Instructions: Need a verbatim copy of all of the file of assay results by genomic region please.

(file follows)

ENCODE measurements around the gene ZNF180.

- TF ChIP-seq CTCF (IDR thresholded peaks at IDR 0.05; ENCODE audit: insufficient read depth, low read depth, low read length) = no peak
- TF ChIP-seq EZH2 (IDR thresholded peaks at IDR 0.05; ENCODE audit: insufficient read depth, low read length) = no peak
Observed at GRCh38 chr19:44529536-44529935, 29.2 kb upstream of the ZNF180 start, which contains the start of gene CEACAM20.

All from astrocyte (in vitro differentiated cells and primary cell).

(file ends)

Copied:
ENCODE measurements around the gene ZNF180.

- TF ChIP-seq CTCF (IDR thresholded peaks at IDR 0.05; ENCODE audit: insufficient read depth, low read depth, low read length) = no peak
- TF ChIP-seq EZH2 (IDR thresholded peaks at IDR 0.05; ENCODE audit: insufficient read depth, low read length) = no peak
Observed at GRCh38 chr19:44529536-44529935, 29.2 kb upstream of the ZNF180 start, which contains the start of gene CEACAM20.

All from astrocyte (in vitro differentiated cells and primary cell).